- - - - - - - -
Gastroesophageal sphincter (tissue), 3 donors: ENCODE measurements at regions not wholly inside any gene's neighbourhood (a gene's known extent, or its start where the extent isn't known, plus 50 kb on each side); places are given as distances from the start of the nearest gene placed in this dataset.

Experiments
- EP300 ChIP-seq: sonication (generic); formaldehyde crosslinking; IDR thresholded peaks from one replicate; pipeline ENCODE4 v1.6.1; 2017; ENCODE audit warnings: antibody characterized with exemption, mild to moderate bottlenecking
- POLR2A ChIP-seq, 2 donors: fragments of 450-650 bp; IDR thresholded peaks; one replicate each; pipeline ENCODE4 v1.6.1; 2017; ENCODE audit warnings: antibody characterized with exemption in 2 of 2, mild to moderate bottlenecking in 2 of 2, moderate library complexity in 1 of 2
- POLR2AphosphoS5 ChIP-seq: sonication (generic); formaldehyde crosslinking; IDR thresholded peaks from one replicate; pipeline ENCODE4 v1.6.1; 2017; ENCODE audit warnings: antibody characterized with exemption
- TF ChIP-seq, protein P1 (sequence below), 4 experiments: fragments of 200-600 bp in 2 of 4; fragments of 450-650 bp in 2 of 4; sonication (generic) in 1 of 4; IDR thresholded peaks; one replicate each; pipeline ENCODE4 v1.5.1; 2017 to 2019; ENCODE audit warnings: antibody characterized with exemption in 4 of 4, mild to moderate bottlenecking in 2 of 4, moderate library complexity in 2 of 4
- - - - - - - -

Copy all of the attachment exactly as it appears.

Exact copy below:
Gastroesophageal sphincter (tissue), 3 donors: ENCODE measurements at regions not wholly inside any gene's neighbourhood (a gene's known extent, or its start where the extent isn't known, plus 50 kb on each side); places are given as distances from the start of the nearest gene placed in this dataset.

Experiments
- EP300 ChIP-seq: sonication (generic); formaldehyde crosslinking; IDR thresholded peaks from one replicate; pipeline ENCODE4 v1.6.1; 2017; ENCODE audit warnings: antibody characterized with exemption, mild to moderate bottlenecking
- POLR2A ChIP-seq, 2 donors: fragments of 450-650 bp; IDR thresholded peaks; one replicate each; pipeline ENCODE4 v1.6.1; 2017; ENCODE audit warnings: antibody characterized with exemption in 2 of 2, mild to moderate bottlenecking in 2 of 2, moderate library complexity in 1 of 2
- POLR2AphosphoS5 ChIP-seq: sonication (generic); formaldehyde crosslinking; IDR thresholded peaks from one replicate; pipeline ENCODE4 v1.6.1; 2017; ENCODE audit warnings: antibody characterized with exemption
- TF ChIP-seq, protein P1 (sequence below), 4 experiments: fragments of 200-600 bp in 2 of 4; fragments of 450-650 bp in 2 of 4; sonication (generic) in 1 of 4; IDR thresholded peaks; one replicate each; pipeline ENCODE4 v1.5.1; 2017 to 2019; ENCODE audit warnings: antibody characterized with exemption in 4 of 4, mild to moderate bottlenecking in 2 of 4, moderate library complexity in 2 of 4